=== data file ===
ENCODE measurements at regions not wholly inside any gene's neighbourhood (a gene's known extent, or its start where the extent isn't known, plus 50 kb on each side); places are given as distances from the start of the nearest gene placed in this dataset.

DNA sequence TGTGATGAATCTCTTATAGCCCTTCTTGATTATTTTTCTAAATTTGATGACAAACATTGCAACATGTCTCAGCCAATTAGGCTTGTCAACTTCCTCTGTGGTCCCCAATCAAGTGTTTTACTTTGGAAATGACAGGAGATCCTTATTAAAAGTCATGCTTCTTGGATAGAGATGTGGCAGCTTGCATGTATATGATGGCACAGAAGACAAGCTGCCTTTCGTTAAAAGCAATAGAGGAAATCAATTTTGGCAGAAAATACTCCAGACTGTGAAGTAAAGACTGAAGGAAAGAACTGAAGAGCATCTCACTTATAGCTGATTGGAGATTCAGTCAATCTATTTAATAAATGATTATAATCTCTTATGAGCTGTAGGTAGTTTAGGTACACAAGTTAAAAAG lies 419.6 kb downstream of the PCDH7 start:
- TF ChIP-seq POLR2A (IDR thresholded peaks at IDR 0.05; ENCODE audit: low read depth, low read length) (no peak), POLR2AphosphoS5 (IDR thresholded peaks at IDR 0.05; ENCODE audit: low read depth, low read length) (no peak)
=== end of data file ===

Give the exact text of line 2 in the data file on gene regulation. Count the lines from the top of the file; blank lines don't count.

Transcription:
DNA sequence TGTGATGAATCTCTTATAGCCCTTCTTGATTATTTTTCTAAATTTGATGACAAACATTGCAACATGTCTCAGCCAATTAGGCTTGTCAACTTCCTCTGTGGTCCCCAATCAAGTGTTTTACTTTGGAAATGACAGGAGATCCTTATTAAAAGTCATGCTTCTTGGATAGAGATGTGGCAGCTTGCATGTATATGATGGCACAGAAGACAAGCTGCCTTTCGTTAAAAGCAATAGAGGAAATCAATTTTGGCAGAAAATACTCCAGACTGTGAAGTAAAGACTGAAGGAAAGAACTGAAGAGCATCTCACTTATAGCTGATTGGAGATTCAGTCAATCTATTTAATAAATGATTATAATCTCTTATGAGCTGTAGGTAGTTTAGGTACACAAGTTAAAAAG lies 419.6 kb downstream of the PCDH7 start: